Update: Yiannopoulos also banned from censorship event


#1

Manchester Union:

Update: Yiannopoulos also banned from censorship event

Following the decision to prohibit Julie Bindel from speaking at an event hosted by the University of Manchester Free Speech and Secular Society, the Students’ Union Executive Team have now moved to ban men’s rights activist Milo Yiannapoulos, who was originally scheduled to debate alongside her.
Bindel and Yiannapoulos were both booked to speak at a debate entitled “From liberation to censorship: Does modern feminism have a problem with free speech?”
to take place on the 15th of October.
In their initial statement the Students’ Union Executive Team rejected Bindel on the grounds that her appearance would be “potentially in breach of [the] safe space policy.”
Yiannopoulos was, however, initially permitted to attend, albeit under the conditions the event had increased security levels and was ticketed.

In a comment on the Manchester Students’ Union Facebook page to this original decision Yiannopoulos wrote, “I’m astonished that I wasn’t outright banned as well. I’ll have to up my game!”
Women’s Officer Jess Lishak posted an extended explanation in a blog post—since removed due to developments in this situation—to her official Facebook page. In this she described Bindel as a “famous transphobe,” and Yiannopoulos as a “professional misogynist.”
Since this, however, the Union has said that they have been made aware of new information and evidence regarding Yiannopoulos and have amended their original statement after seeking legal advice.

:rotfl::rotfl::rotfl:


#2

Free speech indeed. Hypocrites.


#3

“Liberating tolerance, then, would mean intolerance against movements from the Right and toleration of movements from the Left.” - Progressive hero Herbert Marcuse

Progressivism, by definition, does not tolerate free speech.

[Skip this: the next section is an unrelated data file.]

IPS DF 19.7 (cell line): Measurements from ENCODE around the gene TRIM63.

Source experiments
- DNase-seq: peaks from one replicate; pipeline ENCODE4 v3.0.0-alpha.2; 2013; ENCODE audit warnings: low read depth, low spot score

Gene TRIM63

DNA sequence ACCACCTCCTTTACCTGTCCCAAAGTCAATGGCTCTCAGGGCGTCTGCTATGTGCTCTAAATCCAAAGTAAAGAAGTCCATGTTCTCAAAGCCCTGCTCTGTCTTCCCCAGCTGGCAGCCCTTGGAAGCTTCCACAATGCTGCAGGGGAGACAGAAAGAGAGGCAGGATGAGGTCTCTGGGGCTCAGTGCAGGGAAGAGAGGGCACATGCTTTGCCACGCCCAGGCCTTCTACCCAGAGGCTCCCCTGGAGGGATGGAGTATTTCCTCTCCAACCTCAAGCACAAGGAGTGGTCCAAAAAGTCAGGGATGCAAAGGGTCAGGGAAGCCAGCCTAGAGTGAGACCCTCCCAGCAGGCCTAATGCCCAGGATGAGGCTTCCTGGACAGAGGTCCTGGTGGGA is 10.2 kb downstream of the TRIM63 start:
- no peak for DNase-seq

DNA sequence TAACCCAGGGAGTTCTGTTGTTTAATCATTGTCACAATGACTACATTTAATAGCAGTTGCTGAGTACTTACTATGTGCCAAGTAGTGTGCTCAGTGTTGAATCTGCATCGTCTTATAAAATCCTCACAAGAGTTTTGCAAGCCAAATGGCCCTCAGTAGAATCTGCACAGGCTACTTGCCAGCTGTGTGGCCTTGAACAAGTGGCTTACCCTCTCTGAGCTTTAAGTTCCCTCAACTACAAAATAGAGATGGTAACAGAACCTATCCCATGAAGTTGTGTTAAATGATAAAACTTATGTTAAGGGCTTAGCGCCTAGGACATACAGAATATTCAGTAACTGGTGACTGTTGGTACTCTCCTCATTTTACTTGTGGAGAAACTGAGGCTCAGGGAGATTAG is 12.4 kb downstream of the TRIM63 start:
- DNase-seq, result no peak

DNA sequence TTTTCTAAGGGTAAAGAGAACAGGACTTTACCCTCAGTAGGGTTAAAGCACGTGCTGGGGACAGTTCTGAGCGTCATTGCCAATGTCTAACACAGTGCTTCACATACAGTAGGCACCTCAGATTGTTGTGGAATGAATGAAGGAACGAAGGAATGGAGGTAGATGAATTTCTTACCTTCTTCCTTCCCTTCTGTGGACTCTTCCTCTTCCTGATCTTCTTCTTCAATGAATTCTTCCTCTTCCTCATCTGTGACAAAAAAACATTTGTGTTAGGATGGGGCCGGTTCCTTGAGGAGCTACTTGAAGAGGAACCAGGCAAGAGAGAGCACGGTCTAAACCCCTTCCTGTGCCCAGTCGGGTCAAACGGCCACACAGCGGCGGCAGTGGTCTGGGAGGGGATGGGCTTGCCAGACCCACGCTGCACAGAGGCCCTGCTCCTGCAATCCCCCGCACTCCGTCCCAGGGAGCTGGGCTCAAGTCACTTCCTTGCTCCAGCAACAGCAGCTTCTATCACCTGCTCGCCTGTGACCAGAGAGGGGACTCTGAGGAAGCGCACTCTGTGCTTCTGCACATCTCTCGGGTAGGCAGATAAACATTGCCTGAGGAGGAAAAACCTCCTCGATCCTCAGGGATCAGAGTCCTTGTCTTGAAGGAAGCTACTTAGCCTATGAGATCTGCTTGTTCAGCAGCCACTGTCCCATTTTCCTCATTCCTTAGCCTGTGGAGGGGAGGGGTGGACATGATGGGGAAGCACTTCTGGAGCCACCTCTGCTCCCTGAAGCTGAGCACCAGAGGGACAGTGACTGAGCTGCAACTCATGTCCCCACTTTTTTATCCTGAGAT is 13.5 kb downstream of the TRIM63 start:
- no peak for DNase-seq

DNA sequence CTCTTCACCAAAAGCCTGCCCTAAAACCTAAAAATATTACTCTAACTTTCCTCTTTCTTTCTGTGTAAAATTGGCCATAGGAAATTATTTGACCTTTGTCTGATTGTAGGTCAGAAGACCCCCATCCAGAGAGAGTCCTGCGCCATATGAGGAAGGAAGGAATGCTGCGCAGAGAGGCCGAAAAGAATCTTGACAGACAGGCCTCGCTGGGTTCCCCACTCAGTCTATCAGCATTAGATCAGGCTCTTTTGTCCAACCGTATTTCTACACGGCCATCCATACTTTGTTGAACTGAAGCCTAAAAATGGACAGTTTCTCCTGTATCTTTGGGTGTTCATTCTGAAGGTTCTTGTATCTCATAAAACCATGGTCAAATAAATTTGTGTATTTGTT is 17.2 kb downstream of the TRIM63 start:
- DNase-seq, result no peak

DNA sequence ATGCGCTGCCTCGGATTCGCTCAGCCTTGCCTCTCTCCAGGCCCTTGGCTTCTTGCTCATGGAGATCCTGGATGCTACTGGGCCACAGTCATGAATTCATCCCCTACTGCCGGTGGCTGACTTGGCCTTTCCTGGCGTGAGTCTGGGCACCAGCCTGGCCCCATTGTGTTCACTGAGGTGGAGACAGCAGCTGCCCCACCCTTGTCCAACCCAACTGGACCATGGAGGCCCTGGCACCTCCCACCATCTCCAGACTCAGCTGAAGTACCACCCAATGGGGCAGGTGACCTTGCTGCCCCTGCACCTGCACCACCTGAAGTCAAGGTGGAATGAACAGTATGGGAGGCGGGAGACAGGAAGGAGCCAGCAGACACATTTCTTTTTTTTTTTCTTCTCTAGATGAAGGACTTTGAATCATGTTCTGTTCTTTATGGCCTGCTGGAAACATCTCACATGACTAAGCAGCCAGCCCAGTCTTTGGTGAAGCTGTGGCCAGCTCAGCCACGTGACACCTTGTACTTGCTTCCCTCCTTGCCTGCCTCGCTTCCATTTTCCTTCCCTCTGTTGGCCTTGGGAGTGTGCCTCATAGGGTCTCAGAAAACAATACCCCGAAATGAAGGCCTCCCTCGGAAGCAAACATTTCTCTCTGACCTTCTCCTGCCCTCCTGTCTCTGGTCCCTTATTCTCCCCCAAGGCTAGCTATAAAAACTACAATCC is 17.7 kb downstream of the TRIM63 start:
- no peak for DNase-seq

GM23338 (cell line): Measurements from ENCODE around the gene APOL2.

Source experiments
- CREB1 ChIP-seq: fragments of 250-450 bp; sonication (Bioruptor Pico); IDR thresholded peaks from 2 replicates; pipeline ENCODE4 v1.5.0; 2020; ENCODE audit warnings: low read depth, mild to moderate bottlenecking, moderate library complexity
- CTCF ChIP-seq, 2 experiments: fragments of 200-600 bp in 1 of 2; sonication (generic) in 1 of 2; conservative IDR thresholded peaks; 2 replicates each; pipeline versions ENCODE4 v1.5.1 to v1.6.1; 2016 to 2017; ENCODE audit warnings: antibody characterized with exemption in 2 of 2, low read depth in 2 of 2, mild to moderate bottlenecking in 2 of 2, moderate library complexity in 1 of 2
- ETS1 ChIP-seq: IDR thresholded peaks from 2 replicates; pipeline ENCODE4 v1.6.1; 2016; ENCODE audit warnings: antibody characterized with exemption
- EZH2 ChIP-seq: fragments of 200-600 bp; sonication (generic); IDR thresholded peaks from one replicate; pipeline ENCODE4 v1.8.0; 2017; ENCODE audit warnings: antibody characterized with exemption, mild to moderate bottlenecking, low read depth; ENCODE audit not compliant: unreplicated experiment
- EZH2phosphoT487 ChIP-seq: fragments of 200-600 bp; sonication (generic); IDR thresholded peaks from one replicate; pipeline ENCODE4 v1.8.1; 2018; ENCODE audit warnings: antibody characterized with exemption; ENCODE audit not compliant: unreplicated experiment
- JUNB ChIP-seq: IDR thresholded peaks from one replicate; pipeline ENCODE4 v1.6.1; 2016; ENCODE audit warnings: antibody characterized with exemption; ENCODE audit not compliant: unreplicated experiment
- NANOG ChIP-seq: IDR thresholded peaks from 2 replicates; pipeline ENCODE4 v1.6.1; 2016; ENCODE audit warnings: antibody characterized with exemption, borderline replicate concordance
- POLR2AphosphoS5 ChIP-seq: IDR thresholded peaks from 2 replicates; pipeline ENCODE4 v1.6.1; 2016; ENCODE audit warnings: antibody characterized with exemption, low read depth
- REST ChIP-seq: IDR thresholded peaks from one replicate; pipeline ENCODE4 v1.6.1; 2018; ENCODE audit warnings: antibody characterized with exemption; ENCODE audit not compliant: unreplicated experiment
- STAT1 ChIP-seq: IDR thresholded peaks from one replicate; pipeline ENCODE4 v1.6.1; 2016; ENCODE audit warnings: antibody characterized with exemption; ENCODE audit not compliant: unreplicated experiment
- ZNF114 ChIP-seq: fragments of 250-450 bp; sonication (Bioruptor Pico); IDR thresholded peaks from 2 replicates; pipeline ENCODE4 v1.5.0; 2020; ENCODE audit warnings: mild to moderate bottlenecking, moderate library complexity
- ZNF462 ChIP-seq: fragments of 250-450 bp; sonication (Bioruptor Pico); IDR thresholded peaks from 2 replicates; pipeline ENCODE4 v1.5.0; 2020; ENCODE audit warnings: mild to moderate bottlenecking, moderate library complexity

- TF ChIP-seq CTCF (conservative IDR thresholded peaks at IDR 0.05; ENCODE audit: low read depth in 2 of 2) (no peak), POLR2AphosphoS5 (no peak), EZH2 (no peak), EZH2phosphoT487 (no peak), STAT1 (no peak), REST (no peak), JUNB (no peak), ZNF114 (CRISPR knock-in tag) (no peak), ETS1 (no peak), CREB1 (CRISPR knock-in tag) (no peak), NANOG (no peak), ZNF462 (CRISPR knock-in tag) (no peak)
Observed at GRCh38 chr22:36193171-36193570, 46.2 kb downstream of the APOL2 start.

#4

Aw, they were just afraid Milo would trigger them and send them running to a padded room.

And he probably would have, because he’s generally right about free speech.


#5

Wow, for a group that preaches tolerance, liberals seem to fail to adhere to it all the time.


#6

I live in Manchester! I have seen some of Milo Yiannapoulos videos on Youtube, he just likes to mock feminists and atheists.

Feminists love to demonize men and atheists take great delight in bullying and mocking people of faith, why on Earth should they demand respect from anyone?!


#7

Milo is rather a professional provocateur and it would have been wiser not to invite him in the first place. Most of his fame seems to come from being invited and then dis-invited or actually making it to the event and being shouted down.

If the SJWs had any brains they would make a show of snoring thru his speeches.


#8

Why do so many people have a ridiculous conception of what free speech is? The university is allowed to uninvite him from their event if they want. That isn’t violating any popular conception of free speech, and I really don’t think it counts as censorship, except on perhaps the most superficial level.

The fact is that Milo is classist, sexist, weirdly homophobic towards lesbians and undoubtedly transphobic. The students’ union is not compelled to invite him to their event and I feel like they’re making the correct decision here.


#9

I like Yianoppoulos’s story about the UK politician Nick Griffin. In Britain, he is the head of the British Nationalist Party, which for some time had a significant following. Then they let Nick Griffin onto a televised interview. Many people - such as yourself - decried the BBC for letting that man on, because he was a racist among other things. But only when who he was and what he stood for saw the light of day did people stop voting for him and the BNP. It is now basically dead in Britain.

The moral being that the best way to destroy a bad idea is to give it enough rope to hang itself. That means exposing it to the light of day. Kind of like reverse kryptonite. People want Milo because he’s got things worth saying. People hate college professors because they generally don’t. :stuck_out_tongue:


#10

Or perhaps do as students did to Allen West, when he spoke at St. Louis University last week. Students opposed to West filled the auditorium. When he began to speak, they quietly filed out, leaving behind a much smaller audience, most of whom were not students.

stltoday.com/lifestyles/relationships-and-special-occasions/parenting/aisha-sultan/aisha-sultan-slu-students-walk-out-of-speech-stand-for/article_d9d573b1-c180-5d51-80c9-465f436d0ffc.html

(the link is to an opinion columnist who dislikes West, and her comments reflect that. I use this link because of the embedded video)


#11

Well, of course not. A private university has every right to limit its message to a particular POV.
As far as the correct decision, it depends on whether one believes a university should be a bastion of the free exchange of ideas. The progressive movement clearly does not believe in a free exchange of ideas. So, the decision is not surprising


#12

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